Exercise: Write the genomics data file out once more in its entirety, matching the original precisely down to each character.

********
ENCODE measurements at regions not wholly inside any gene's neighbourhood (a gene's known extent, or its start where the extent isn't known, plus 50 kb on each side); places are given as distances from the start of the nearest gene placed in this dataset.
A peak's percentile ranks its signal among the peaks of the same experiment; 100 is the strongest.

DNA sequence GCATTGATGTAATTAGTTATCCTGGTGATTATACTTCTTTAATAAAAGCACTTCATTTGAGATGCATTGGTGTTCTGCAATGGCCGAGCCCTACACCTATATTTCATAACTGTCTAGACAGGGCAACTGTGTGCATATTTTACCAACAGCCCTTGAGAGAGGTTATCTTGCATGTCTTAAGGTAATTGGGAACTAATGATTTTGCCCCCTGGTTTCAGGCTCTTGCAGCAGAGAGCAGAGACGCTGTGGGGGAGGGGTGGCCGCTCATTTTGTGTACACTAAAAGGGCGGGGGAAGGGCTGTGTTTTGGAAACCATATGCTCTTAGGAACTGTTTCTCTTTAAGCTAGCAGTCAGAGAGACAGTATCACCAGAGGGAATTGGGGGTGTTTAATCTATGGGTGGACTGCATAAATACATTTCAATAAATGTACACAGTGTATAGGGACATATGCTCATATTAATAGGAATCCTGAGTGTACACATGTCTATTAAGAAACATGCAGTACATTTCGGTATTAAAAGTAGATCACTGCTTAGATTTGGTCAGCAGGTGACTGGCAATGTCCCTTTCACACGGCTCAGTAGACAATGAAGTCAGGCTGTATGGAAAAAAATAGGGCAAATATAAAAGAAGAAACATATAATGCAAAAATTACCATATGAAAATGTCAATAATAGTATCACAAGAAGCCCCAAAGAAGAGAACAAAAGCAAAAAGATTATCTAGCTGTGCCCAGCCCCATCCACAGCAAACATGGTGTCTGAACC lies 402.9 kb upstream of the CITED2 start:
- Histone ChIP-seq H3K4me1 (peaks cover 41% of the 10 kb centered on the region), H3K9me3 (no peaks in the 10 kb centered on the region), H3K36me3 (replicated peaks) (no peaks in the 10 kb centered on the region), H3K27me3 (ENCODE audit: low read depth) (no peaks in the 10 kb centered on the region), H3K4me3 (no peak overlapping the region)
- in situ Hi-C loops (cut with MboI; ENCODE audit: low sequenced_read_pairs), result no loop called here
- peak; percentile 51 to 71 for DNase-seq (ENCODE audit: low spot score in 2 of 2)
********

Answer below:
ENCODE measurements at regions not wholly inside any gene's neighbourhood (a gene's known extent, or its start where the extent isn't known, plus 50 kb on each side); places are given as distances from the start of the nearest gene placed in this dataset.
A peak's percentile ranks its signal among the peaks of the same experiment; 100 is the strongest.

DNA sequence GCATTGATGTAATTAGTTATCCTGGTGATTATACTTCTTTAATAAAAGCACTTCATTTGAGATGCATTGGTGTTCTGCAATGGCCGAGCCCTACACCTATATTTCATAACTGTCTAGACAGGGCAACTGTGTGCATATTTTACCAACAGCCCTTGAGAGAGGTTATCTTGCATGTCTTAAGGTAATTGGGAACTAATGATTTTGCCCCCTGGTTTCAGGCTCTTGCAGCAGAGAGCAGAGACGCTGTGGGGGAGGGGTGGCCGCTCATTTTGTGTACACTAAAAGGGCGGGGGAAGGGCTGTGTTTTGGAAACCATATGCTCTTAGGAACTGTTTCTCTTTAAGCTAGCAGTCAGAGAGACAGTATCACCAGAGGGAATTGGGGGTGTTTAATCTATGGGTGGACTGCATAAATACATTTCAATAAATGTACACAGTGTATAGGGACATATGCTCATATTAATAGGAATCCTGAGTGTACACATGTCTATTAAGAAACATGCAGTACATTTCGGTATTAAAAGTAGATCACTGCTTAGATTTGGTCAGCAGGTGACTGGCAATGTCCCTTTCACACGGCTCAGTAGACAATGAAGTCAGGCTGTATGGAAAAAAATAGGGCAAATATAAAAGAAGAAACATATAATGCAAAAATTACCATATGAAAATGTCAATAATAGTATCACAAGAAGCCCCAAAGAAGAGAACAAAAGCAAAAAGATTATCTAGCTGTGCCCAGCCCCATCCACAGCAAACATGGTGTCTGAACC lies 402.9 kb upstream of the CITED2 start:
- Histone ChIP-seq H3K4me1 (peaks cover 41% of the 10 kb centered on the region), H3K9me3 (no peaks in the 10 kb centered on the region), H3K36me3 (replicated peaks) (no peaks in the 10 kb centered on the region), H3K27me3 (ENCODE audit: low read depth) (no peaks in the 10 kb centered on the region), H3K4me3 (no peak overlapping the region)
- in situ Hi-C loops (cut with MboI; ENCODE audit: low sequenced_read_pairs), result no loop called here
- peak; percentile 51 to 71 for DNase-seq (ENCODE audit: low spot score in 2 of 2)